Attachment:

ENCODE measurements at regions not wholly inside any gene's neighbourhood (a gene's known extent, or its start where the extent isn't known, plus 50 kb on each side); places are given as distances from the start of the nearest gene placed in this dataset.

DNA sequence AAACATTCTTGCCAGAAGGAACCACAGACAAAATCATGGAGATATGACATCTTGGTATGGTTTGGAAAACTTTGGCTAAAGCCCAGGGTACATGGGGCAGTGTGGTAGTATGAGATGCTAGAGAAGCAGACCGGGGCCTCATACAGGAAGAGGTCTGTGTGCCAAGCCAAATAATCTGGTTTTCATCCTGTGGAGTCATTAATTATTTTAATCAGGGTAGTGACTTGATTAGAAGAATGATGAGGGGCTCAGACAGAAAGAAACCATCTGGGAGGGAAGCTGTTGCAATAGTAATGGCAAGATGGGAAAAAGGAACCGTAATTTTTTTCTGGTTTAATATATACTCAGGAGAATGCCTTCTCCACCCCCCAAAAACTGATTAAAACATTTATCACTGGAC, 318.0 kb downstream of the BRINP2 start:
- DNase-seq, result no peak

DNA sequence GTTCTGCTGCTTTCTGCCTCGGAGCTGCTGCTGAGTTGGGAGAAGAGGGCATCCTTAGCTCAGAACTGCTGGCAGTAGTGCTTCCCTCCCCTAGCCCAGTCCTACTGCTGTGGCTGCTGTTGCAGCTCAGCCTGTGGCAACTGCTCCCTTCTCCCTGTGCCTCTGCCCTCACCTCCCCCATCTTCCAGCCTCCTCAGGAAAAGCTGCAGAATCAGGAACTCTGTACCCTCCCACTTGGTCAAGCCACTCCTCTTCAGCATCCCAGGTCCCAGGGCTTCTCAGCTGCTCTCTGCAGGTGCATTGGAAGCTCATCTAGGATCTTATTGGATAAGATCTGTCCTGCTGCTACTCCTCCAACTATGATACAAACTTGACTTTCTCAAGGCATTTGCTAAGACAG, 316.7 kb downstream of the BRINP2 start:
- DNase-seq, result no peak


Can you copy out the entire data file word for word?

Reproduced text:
ENCODE measurements at regions not wholly inside any gene's neighbourhood (a gene's known extent, or its start where the extent isn't known, plus 50 kb on each side); places are given as distances from the start of the nearest gene placed in this dataset.

DNA sequence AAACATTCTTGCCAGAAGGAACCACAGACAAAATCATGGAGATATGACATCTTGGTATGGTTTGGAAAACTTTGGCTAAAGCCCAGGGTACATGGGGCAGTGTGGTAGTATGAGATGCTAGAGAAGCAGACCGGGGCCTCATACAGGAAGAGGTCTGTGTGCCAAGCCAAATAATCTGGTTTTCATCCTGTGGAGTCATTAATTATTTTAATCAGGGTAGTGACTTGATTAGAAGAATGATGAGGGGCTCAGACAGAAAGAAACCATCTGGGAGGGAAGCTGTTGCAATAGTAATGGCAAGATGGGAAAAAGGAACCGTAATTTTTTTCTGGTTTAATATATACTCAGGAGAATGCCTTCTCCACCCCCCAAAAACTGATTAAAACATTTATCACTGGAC, 318.0 kb downstream of the BRINP2 start:
- DNase-seq, result no peak

DNA sequence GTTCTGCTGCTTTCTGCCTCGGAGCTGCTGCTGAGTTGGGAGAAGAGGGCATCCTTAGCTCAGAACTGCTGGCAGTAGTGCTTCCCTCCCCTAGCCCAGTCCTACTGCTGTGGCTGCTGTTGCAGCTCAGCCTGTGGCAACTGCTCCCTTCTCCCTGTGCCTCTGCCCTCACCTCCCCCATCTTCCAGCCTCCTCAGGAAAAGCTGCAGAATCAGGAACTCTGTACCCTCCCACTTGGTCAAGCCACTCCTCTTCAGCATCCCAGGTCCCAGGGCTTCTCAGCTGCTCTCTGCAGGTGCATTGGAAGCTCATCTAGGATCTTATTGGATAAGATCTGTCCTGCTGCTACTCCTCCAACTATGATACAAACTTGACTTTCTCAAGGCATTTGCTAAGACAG, 316.7 kb downstream of the BRINP2 start:
- DNase-seq, result no peak